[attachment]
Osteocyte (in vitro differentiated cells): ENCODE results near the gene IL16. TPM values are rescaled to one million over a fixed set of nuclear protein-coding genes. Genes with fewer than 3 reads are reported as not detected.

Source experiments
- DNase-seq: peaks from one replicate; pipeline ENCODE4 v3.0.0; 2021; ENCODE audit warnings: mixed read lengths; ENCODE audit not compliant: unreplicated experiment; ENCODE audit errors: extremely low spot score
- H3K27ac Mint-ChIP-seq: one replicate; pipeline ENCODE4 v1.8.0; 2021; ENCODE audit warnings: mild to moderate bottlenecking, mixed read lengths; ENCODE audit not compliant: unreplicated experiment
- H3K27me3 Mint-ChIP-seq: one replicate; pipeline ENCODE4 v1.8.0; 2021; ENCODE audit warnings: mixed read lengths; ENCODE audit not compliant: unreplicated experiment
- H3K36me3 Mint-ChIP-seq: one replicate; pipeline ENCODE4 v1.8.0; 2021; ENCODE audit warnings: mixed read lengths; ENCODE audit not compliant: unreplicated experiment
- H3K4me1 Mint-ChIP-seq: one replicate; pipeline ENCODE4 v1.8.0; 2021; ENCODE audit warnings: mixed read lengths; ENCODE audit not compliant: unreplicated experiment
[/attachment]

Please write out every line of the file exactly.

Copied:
Osteocyte (in vitro differentiated cells): ENCODE results near the gene IL16. TPM values are rescaled to one million over a fixed set of nuclear protein-coding genes. Genes with fewer than 3 reads are reported as not detected.

Source experiments
- DNase-seq: peaks from one replicate; pipeline ENCODE4 v3.0.0; 2021; ENCODE audit warnings: mixed read lengths; ENCODE audit not compliant: unreplicated experiment; ENCODE audit errors: extremely low spot score
- H3K27ac Mint-ChIP-seq: one replicate; pipeline ENCODE4 v1.8.0; 2021; ENCODE audit warnings: mild to moderate bottlenecking, mixed read lengths; ENCODE audit not compliant: unreplicated experiment
- H3K27me3 Mint-ChIP-seq: one replicate; pipeline ENCODE4 v1.8.0; 2021; ENCODE audit warnings: mixed read lengths; ENCODE audit not compliant: unreplicated experiment
- H3K36me3 Mint-ChIP-seq: one replicate; pipeline ENCODE4 v1.8.0; 2021; ENCODE audit warnings: mixed read lengths; ENCODE audit not compliant: unreplicated experiment
- H3K4me1 Mint-ChIP-seq: one replicate; pipeline ENCODE4 v1.8.0; 2021; ENCODE audit warnings: mixed read lengths; ENCODE audit not compliant: unreplicated experiment